What Is ADHD?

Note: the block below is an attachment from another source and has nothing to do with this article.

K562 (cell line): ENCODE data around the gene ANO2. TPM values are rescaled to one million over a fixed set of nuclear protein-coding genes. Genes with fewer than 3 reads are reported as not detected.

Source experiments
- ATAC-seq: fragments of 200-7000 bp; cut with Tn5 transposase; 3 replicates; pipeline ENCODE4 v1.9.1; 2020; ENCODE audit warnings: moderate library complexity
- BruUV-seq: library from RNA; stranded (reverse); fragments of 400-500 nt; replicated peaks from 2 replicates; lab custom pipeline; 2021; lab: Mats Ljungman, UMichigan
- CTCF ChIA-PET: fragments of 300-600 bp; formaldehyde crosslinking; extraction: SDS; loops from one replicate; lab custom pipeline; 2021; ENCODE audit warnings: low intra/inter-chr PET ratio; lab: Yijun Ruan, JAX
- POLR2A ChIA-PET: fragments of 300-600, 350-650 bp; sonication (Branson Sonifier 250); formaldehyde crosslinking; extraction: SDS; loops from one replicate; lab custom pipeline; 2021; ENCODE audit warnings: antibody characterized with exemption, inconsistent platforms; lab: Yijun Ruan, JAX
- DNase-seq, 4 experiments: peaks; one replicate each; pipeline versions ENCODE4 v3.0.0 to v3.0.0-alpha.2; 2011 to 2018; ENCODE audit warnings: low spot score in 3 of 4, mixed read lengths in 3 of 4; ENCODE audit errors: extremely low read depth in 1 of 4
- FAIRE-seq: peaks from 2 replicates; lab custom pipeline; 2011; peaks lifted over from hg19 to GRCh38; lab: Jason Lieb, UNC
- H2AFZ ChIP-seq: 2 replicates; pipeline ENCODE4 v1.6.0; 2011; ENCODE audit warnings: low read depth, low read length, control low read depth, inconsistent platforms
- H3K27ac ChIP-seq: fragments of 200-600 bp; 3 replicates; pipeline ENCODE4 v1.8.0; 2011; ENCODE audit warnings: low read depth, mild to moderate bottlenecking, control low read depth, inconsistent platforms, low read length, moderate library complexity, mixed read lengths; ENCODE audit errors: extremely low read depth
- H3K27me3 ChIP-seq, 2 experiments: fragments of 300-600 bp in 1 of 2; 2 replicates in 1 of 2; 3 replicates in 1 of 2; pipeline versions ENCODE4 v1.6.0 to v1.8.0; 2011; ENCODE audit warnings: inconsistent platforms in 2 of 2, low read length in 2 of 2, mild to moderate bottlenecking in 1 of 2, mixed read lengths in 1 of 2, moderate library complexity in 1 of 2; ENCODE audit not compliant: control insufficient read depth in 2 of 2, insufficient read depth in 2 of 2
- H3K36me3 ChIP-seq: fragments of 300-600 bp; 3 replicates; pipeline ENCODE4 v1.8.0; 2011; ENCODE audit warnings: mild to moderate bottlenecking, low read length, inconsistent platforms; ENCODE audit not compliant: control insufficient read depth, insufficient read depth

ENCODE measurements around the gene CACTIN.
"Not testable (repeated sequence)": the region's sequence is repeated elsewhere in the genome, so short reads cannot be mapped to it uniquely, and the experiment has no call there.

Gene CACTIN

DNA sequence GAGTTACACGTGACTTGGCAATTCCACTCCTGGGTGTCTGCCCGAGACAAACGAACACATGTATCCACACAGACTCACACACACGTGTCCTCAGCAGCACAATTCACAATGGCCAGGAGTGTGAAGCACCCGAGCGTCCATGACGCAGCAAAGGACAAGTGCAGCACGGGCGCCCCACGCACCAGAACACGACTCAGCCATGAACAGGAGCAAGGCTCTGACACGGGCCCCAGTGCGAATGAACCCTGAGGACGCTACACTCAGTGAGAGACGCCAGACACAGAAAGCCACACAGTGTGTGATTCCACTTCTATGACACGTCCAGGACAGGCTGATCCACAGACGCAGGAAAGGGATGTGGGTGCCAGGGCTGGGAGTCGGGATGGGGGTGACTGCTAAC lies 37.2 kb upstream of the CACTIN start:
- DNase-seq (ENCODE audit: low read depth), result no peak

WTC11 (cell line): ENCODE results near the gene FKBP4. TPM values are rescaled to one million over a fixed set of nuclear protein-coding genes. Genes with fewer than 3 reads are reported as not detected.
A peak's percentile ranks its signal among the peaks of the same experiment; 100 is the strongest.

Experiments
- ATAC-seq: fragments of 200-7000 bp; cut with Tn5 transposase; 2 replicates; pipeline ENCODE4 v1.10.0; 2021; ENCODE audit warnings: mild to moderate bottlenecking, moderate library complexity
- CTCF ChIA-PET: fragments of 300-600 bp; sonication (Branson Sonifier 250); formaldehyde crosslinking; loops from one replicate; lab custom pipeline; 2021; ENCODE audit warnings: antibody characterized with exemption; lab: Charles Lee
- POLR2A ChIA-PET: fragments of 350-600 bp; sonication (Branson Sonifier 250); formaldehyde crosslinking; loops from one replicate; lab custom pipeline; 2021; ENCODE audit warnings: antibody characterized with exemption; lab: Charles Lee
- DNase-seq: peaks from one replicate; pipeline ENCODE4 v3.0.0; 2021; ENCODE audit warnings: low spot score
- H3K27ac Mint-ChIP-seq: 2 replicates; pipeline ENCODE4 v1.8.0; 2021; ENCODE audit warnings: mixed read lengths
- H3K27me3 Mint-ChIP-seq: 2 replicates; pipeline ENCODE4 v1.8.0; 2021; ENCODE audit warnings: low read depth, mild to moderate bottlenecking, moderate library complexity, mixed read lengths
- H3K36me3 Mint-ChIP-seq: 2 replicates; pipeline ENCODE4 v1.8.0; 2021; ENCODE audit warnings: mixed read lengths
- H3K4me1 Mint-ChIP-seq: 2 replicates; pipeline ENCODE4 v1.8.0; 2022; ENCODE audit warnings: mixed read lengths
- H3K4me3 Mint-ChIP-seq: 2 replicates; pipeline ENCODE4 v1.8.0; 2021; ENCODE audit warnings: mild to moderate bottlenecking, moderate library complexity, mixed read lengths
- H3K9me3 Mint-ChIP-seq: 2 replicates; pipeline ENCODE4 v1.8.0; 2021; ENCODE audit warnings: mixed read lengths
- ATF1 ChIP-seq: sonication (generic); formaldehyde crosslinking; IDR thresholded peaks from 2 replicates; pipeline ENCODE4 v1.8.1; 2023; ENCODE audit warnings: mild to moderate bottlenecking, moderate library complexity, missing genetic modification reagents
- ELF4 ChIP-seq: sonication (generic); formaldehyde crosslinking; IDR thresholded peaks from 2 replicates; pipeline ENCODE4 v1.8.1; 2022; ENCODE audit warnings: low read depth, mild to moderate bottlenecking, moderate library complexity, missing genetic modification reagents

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Attention-deficit hyperactivity disorder (ADHD) is a heritable, neurodevelopmental disorder characterised by inattention, impulsivity and hyperactivity (del Campo et al, 2011). The disorder begins in early childhood and persists into adolescence, and for 70% it continues on to adulthood (Sharma & Couture, 2014). Those who suffer ADHD experience challenges, particularly during their development. Impulsivity and inattention often result in lower performance in school, and greater incidents of motor accidents and¬ risky behaviour. Additionally, individuals with ADHD have higher rates of one or more comorbidities including major depression and anxiety disorders (Sharma & Couture). Despite being one of the most researched neuropsychological disorders, the precise cause and pathophysiology of ADHD is still unknown. As technology advances, brain imaging techniques and genetic studies are becoming more sophisticated, and as a result are a leading area in current and future research. Cause There have not been any genes identified that are of major risk of ADHD, however, investigations of de novo “rare copy number variations” (CNVs) as possibly pathogenic (Lionel et al, 2011). This study described a genetic model where a wide range of individual rare mutations might affect a large number of genes that were involved in neurodevelopment which may give a predisposition to ADHD. CNV model might help explain the variability observed in individual cases of ADHD. (Elia et al, 2009) Pathophysiology It is well established that dysfunction in the dopaminergic and norepinephrine systems leads to impaired impulse and attention control, as well as hyperactivity (Trip & Wickens, 2009). Research finds the dopaminergic (DA) receptor density is lower t... ... middle of paper ... ... Wernicke, 2002). This limitation highlights the need for less biased comparison trials of the two drug groups. Prescribing which medications to administer is in itself a challenge for physicians as treatment guidelines are not well established due to the complex and extensive literature available regarding ADHD. Conclusion ADHD is now thought to be caused by a multitude of complex combinations of risk factors and it is improbable a single “ADHD” gene exists however, further investigation into CNVs is promising. The success of stimulants on ADHD symptoms has led to the concept of chemical imbalances of DA and NE in the prefrontal cortex being responsible of the deficits of the disorder. Influence from current research into other brain systems affecting ADHD deficits, such as cholinergic control over dopaminergic systems will lead to new therapy ideas and treatment.
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